The Things We Learn From Kids

JOY by Symphony of Love

JOY by Symphony of Love

Not intending to downplay the words of wisdom my parents have shared with me over the years, but I recently realized that all you have to do is study a child to learn everything you’ll need to know about how to live. Truly live, that is.

I’m not talking about elements of survival like how to get your own food, but more about how to be happy.

Of course, when you’re a child the last thing you’re going to do is intentionally study one of your colleagues to learn a thing or two. The whole center of the universe thing can get in the way of that and is, perhaps, the one downside to my theory.

But before we chuck it altogether, consider what follows.

As an adult, I have been reminded about some of the essential ingredients to living a happy, fulfilled, compassionate life.

Here are just some of the things we can learn from kids:

Unbridled Joy
The Essence of Play
Anything is Possible
How to Live Creatively

“Ever since happiness heard your name,
it’s been running 
through the streets trying to find you.” -Hafiz

I’m not going to pretend to know the “key” to happiness, but I have a feeling there’s really more than one. I also have a feeling that each of the above traits might just be a key.

Unbridled Joy: Watch children doing something they love and it’s difficult to not be struck by the unfettered exuberance. They don’t care who knows how excited they are. They’re fully immersed in that moment.

Sun by eight-year-old

Sun by Eight-Year-Old

Feet flailing, that’s how my niece used to be as an infant. As if she were trying to sprint a 40-yard dash while on her back, her feet kicking the floor, her legs moving so fast, like The Road Runner’s legs, just this blur of pure elation.

Love: I’m reminded each time I visit my goddaughter and her little sister just how innately loving children are.

I absolutely adore the fact that they usually come to me and give me a big hug whenever I’m there. But it’s the impetus behind that act, the reason they want to be picked up and squeezed, that is telling.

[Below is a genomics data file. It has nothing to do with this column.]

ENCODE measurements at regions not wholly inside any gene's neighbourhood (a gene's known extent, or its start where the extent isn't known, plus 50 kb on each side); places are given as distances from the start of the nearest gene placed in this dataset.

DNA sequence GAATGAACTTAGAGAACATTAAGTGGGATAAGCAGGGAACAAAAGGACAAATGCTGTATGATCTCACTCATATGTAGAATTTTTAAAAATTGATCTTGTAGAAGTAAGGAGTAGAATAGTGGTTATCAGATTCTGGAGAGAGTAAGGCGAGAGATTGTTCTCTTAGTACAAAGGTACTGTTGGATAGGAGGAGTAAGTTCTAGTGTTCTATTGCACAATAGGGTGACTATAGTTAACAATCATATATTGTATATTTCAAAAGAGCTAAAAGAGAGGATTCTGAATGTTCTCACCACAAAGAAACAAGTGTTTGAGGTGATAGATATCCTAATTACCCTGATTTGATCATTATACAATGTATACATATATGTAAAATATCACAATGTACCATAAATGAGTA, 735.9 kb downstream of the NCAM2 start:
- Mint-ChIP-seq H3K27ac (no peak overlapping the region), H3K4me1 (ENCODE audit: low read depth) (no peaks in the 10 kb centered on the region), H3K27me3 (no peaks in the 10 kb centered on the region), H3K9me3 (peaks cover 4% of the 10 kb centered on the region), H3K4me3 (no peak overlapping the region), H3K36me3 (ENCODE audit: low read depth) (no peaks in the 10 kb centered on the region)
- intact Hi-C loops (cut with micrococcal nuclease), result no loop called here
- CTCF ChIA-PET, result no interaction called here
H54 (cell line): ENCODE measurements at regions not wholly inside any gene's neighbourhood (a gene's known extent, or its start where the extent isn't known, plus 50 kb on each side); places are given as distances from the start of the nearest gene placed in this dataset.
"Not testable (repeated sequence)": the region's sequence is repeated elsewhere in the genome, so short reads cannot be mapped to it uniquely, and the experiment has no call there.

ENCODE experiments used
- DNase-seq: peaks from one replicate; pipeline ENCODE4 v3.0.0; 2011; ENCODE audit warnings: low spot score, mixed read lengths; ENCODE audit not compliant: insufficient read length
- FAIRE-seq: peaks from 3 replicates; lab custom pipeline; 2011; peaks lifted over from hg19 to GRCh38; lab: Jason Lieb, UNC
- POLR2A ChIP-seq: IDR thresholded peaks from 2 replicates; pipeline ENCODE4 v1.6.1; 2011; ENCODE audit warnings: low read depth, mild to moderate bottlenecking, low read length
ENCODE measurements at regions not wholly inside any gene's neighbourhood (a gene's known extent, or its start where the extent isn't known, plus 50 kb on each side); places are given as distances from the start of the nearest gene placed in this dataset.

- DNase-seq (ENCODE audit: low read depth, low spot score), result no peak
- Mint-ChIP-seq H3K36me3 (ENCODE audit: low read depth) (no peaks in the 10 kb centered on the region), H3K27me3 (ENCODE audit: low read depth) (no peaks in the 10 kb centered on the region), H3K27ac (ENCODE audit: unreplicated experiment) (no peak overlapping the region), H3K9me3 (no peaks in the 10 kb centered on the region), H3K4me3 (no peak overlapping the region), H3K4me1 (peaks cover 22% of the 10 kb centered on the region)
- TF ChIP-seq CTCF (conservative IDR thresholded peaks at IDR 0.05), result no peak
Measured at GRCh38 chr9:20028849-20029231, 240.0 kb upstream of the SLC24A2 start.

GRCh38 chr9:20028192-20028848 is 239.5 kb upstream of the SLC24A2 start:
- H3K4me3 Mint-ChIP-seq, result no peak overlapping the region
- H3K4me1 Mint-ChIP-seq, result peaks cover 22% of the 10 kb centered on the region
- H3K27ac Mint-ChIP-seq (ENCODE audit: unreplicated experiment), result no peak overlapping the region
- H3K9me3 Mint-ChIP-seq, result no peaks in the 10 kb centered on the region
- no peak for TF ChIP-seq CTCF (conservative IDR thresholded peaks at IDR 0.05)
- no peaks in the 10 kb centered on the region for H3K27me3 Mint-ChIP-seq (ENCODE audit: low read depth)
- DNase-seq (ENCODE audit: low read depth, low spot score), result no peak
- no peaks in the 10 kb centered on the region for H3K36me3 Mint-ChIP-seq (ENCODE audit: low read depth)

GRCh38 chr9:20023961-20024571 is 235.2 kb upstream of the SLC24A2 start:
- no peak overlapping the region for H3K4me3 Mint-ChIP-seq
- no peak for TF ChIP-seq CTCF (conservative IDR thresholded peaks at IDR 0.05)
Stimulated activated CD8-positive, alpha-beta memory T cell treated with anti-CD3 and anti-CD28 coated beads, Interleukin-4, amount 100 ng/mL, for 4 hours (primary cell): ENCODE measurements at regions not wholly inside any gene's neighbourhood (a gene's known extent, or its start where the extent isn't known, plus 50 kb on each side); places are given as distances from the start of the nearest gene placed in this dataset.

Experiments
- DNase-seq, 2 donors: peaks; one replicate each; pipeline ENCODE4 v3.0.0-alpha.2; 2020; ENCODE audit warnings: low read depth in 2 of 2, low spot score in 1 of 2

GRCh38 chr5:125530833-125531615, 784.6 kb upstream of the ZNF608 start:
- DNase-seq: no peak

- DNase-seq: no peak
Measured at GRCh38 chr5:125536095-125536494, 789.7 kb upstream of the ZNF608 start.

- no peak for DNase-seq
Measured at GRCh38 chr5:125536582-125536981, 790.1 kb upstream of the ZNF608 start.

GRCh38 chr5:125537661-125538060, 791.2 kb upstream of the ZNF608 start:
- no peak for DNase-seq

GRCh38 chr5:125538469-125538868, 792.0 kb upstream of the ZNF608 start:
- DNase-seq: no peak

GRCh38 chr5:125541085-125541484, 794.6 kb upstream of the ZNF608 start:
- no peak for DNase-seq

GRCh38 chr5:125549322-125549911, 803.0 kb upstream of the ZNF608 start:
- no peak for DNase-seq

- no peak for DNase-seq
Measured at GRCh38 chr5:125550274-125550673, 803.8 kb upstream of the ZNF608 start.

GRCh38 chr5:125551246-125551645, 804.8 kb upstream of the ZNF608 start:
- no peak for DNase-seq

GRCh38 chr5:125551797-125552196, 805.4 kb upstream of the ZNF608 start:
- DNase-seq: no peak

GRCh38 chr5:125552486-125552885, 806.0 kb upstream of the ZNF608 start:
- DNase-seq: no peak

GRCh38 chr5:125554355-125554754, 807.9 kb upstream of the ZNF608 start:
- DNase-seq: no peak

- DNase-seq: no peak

Sure, the view from UP is pretty good and quite different from what they’re used to, but the reason they say, “uppy,” even as they get older, is because they know the value of face-to-face, nose-to-nose, cheek-to-cheek proximity.

Spend a few minutes around a child who loves you and, when you’re wrapped up in one of those hugs, notice how energized you feel and refreshed. As if there might just be some wonderful exchange of energy in that gesture.

Some wonderful exchange of the self.

That’s why being in touch with your true self is so important as we get older.

Kindness: Despite the inherent focus on the self, children also possess a profound ability to demonstrate kindness. For kindness sake!

That’s not to say, I wouldn’t offer to massage my grandma’s aching shoulders when she dangled a delicious fresh-baked goodie as incentive. But, truth is, I’d have done it simply because she asked.

Kids seem to sense when others are in pain – physical or emotional – and they also tend to offer the most genuine form of kindness they know. A hand on the shoulder, a hug, some simple, small act that lets us know we’re not alone.

The Essence of Play: I think these quotes reveal the importance of this lost art.